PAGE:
His other example was the cooperative relief effort during recent tornados and flooding in Florida, Georgia, and Alabama. “The situation was desperate,” President Monson said. “Thousands of homes were destroyed. Thousands of people had nowhere to go. They had little to eat and only the clothes on their backs. We were pleased that we could have 700 men on the scene and set up in our chapels stations where blood could be given and help could be administered. All this was done in cooperation with the Red Cross.”
Also speaking at the convention were Elizabeth Dole, president of the American Red Cross, and Elder Jon M. Huntsman, Area Authority Seventy and also a member of the ARC board of governors.
President Faust Honored, Breaks Ground for Two Brazil Temples
During a visit to Brazil, President James E. Faust, Second Counselor in the First Presidency, presided at groundbreaking ceremonies for the Campinas Brazil and Pôrto Alegre Brazil Temples. He also held member meetings in Brasilia and São Paulo, visited a total of 2,000 missionaries laboring in 11 missions and the new São Paulo Missionary Training Center, and was honored by São Paulo’s Municipal Council as an honorary citizen. President Faust was accompanied to Brazil by Elder Joseph B. Wirthlin of the Quorum of the Twelve Apostles and by Elder Craig B. Zwick of the Seventy, President of the Brazil Area, and his counselors, Elders Claudio R. M. Costa and J. Kent Jolley, both of the Seventy.
“None of us will ever forget how we feel today because of the Spirit of the Lord that is present,” remarked President Faust at the Campinas groundbreaking on 1 May, which was attended by about 3,000 people. The groundbreaking in Pôrto Alegre was held the next day and was attended by about 3,500 people.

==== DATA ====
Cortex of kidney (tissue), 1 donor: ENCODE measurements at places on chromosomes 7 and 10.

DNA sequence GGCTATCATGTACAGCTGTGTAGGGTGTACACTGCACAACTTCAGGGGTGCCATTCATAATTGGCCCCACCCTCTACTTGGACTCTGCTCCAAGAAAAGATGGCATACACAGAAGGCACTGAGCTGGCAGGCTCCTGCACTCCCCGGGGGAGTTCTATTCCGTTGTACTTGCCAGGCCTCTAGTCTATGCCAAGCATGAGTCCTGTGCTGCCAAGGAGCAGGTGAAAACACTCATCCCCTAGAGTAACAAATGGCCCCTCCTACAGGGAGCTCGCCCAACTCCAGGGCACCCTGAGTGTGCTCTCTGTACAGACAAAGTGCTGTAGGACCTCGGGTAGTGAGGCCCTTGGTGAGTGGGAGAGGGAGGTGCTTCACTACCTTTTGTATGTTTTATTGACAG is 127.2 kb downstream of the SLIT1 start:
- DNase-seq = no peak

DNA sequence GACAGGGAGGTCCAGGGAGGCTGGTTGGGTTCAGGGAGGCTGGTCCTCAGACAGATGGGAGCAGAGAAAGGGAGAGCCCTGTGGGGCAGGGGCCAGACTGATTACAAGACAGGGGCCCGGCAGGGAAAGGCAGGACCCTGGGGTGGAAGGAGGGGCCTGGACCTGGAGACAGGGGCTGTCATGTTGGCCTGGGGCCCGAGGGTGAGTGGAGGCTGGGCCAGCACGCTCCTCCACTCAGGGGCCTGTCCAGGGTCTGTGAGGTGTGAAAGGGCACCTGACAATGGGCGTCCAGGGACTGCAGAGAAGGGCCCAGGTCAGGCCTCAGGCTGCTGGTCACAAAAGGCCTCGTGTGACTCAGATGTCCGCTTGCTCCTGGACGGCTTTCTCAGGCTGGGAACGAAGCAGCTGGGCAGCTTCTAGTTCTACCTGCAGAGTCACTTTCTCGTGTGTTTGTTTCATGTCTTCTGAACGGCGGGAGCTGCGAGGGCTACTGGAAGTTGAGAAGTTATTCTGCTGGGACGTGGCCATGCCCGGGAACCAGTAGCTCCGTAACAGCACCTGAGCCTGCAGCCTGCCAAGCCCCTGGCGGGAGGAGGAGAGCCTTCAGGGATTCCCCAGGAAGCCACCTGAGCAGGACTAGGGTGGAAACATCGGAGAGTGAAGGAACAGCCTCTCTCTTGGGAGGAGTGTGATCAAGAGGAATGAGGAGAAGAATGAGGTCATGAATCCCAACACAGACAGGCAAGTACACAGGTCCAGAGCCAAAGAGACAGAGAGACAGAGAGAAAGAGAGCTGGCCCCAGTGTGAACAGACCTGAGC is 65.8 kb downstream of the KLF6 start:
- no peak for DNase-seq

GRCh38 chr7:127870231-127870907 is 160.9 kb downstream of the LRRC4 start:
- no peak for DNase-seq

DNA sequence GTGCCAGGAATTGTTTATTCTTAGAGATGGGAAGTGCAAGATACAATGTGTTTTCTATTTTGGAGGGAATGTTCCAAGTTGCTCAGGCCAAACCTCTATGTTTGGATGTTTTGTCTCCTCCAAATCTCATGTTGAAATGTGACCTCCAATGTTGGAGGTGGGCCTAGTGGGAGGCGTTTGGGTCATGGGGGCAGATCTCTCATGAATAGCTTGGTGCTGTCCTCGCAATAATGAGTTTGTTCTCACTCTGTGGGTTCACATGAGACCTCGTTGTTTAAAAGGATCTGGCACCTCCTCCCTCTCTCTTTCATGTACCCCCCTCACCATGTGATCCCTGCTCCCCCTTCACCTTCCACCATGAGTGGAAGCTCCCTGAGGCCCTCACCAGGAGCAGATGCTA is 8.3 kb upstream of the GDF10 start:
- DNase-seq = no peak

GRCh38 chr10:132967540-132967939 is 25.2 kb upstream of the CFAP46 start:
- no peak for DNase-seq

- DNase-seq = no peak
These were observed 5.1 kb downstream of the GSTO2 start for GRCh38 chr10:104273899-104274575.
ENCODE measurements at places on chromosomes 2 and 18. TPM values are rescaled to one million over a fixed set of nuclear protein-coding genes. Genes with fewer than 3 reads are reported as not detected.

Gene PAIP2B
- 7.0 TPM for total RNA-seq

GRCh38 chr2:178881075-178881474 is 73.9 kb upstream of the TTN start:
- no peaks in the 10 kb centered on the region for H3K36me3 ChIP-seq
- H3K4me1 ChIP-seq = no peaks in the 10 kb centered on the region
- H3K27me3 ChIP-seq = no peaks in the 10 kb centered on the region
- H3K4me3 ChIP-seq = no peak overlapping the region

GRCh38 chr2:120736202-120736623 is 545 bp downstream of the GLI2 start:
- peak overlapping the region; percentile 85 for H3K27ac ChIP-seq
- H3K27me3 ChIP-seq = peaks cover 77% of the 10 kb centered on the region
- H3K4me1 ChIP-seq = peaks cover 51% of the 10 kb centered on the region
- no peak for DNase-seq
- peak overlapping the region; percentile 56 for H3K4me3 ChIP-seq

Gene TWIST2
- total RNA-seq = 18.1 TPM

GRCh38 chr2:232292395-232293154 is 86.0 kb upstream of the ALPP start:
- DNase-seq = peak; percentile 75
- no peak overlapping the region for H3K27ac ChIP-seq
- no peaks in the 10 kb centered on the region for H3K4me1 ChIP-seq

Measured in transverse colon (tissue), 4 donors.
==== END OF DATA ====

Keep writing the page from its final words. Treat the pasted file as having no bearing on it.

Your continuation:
“At the heart of our mission is to strengthen and fortify eternal families,” said President Faust during a 27 April ceremony held at São Paulo’s city hall, where some 200 city dignitaries and about 100 Church members gathered for the presentation of his honorary citizenship. “My wonderful wife of 55 years, Ruth, who is here this evening, and I were sealed in the temple in Salt Lake City for time and all eternity. We believe that our 5 children and our 22 grandchildren and our 2 great-grandchildren are sealed to us eternally if we are worthy of that blessing.”
President Faust was honored for his many years of service in Brazil, where he served as a missionary from 1939 to 1942 and as a General Authority from 1975 to 1977. He noted that while the Church has 26 missions in Brazil and more than 650,000 members organized into 183 stakes, there are about 140 Brazilian cities with more than 50,000 inhabitants and 400 cities with more than 40,000 inhabitants which have never had missionaries. When the two new temples are completed, Brazil will have four operating temples.
Church Formally Recognized in Russia
During May of this year, the Church was officially recognized as a centralized religious organization by the Ministry of Justice of the Russian Federation in Moscow. The certificate of registration allows the National Religious Association of The Church of Jesus Christ of Latter-day Saints to continue its humanitarian and missionary efforts in Russia and provide meeting places for its members.
“We are grateful to the Ministry of Justice and to other Russian officials for their prompt response to our filings for reregistration,” said Elder Jeffrey R. Holland of the Quorum of the Twelve Apostles, who oversees the Church’s efforts in Russia. “We feel the Lord has answered our prayers in this important matter.”
Education Week to Be Broadcast to Stake Centers
To extend educational opportunities to more Church members, the Church Educational System and Brigham Young University will broadcast portions of the university’s Campus Education Week during 18–21 August. These sessions will be broadcast over the Church satellite system to stake centers in the United States, Canada, and the Caribbean and will also be seen on KBYU-TV.
Videotapes of these presentations will not be commercially available. However, presentations may be recorded for home use only, and meetinghouse libraries have been authorized to record and retain a set of the broadcasts for Church use only. For more information, contact the CES Continuing Education Program at 801-378-2087 or on the Internet at coned.byu.edu/ed/edweek.htm.
Tuesday, 18 August
5:00 P.M. (MDT)—The Significance of Living in the Dispensation of the Fulness of Times
6:00 P.M. (MDT)—“Be One; and if Ye Are Not One Ye Are Not Mine” (D&C 38:27)